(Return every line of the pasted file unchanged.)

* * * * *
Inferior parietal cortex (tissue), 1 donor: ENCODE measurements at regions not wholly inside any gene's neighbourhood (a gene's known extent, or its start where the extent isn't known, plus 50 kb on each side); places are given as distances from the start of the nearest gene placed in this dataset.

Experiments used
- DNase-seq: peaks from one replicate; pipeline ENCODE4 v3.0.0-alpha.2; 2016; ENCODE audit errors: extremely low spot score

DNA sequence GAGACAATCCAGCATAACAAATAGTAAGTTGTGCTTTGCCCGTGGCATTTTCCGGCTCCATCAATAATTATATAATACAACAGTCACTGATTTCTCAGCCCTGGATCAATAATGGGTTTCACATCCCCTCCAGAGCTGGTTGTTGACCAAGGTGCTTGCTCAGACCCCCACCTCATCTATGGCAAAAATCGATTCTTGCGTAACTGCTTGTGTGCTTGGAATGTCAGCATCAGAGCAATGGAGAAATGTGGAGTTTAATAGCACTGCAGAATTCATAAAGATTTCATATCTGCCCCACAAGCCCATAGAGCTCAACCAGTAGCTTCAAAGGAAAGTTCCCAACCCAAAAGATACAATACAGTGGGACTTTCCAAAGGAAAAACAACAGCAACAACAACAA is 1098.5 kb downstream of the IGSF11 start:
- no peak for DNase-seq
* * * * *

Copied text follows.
Inferior parietal cortex (tissue), 1 donor: ENCODE measurements at regions not wholly inside any gene's neighbourhood (a gene's known extent, or its start where the extent isn't known, plus 50 kb on each side); places are given as distances from the start of the nearest gene placed in this dataset.

Experiments used
- DNase-seq: peaks from one replicate; pipeline ENCODE4 v3.0.0-alpha.2; 2016; ENCODE audit errors: extremely low spot score

DNA sequence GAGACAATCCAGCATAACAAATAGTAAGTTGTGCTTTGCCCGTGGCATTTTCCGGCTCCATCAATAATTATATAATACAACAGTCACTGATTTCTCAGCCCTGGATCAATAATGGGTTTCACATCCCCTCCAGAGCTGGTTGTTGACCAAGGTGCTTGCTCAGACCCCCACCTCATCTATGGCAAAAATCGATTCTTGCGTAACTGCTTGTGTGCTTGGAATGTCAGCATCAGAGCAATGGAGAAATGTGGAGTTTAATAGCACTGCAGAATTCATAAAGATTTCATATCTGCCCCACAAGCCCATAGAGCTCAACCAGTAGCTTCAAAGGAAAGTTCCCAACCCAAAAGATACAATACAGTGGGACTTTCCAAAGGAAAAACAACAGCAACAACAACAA is 1098.5 kb downstream of the IGSF11 start:
- no peak for DNase-seq